Last summer, nine intrepid souls celebrated the 100th anniversary of the first ascent of Alaska’s snow-capped Denali — at 20,237 feet the tallest peak in North America — by becoming the first entirely African-American group to attempt the climb. Organized by the National Outdoor Leadership School (NOLS), the team raised $111,125 on Kickstarter and filmed the journey in an effort to inspire people of color to defy the typical face of American mountaineering, which is very, very white.
The feature documentary, An American Ascent, just launched its screening circuit, starting with a sold-out show in Washington, D.C. and continuing on to half a dozen other cities across the country this fall.
Last year’s climb got other diversity-in-the-wilderness groups like Outdoor Afro and GirlTrek organizing their own events. And through screenings and outreach efforts like NOLS’ 10,000 Steps to Denali (which challenges kids and families to trek the roundtrip distance from High Camp to the summit in their own backyards), the hope is to get more people outside, bolster environmental stewardship in general, and basically implode that whole black-people-don’t-hike thing.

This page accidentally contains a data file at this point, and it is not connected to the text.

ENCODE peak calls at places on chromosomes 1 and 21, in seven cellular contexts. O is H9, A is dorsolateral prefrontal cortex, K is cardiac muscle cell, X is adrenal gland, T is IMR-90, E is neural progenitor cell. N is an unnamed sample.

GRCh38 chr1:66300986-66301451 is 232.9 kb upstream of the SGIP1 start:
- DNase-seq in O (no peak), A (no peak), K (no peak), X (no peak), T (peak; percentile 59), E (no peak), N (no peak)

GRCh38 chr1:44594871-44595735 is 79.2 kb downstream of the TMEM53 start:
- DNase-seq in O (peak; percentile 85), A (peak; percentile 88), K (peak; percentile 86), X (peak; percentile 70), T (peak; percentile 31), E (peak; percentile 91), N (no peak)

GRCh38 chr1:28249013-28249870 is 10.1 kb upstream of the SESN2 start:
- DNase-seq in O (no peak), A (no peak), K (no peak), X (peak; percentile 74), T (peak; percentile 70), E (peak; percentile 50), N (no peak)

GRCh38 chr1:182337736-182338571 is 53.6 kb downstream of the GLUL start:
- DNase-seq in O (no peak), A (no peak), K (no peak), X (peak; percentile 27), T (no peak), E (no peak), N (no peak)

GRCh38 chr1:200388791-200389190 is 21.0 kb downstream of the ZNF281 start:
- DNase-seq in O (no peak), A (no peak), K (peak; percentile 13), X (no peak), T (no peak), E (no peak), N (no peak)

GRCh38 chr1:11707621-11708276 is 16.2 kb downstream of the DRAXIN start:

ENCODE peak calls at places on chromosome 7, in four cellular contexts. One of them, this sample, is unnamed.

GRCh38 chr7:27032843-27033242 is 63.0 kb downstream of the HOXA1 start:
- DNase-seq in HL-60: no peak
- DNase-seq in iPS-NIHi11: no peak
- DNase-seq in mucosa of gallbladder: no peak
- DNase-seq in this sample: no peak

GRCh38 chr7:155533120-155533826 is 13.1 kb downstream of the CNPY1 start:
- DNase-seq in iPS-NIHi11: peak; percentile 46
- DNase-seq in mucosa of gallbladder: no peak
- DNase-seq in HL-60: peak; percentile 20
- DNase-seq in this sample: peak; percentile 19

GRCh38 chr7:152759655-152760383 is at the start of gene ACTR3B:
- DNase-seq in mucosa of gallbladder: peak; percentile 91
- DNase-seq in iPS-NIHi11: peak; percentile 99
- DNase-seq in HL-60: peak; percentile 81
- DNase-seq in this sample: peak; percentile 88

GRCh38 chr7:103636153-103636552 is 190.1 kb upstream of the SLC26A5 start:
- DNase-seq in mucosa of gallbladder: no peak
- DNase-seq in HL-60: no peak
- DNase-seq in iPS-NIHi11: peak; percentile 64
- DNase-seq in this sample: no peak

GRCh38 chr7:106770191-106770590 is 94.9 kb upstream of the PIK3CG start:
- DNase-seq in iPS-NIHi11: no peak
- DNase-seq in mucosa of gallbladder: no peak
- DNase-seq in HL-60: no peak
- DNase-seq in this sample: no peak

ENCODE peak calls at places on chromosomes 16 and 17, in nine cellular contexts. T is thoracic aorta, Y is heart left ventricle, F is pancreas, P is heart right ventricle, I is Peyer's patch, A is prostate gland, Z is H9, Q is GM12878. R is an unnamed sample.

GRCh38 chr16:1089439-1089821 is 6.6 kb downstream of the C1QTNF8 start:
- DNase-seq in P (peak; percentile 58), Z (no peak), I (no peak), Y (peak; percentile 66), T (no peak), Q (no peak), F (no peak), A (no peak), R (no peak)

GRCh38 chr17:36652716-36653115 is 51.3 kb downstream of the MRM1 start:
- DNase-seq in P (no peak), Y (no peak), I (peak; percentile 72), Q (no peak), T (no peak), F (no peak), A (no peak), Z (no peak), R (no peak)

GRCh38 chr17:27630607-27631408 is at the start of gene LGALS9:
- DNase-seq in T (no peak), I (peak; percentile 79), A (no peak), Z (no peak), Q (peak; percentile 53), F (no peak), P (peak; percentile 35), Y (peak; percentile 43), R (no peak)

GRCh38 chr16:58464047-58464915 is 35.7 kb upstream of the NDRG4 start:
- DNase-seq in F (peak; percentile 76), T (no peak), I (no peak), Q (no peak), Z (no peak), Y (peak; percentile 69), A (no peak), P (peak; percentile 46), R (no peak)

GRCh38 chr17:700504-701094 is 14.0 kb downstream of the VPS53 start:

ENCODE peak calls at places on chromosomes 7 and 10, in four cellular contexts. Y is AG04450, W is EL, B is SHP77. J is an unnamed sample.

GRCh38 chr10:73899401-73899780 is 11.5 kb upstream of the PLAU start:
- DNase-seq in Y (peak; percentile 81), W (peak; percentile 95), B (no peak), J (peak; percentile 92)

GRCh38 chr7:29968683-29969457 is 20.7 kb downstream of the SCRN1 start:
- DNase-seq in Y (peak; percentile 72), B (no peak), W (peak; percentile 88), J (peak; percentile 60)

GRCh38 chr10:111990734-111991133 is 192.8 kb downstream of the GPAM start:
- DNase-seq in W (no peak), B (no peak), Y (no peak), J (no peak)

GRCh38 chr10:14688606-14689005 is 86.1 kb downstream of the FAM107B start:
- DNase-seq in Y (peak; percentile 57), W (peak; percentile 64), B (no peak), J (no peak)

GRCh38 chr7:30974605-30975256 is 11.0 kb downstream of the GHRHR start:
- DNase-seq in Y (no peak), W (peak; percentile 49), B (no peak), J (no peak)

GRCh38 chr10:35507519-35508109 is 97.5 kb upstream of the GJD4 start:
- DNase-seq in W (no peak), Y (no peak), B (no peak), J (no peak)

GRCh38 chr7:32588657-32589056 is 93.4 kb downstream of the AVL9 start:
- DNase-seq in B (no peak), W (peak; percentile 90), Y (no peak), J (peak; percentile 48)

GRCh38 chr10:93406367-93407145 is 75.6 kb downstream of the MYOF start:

Since the expedition the mountaineers have continued to engage young people during a yearlong national speaking tour to Outdoor Nation Summits, historically black colleges, ethnically diverse universities, churches, schools, nonprofits, and outdoor outreach organizations in Atlanta, Austin, Boston, Chicago, Denver, the D.C. metro area, Los Angeles, Minneapolis, New York City, Portland, San Francisco, and Seattle. By 2015, Expedition Denali will have directly engaged 10,000 people across the nation.
Now for the next hurdle: reaching a day when the face of American mountaineering is so colorful that this kind of thing won’t make headlines at all.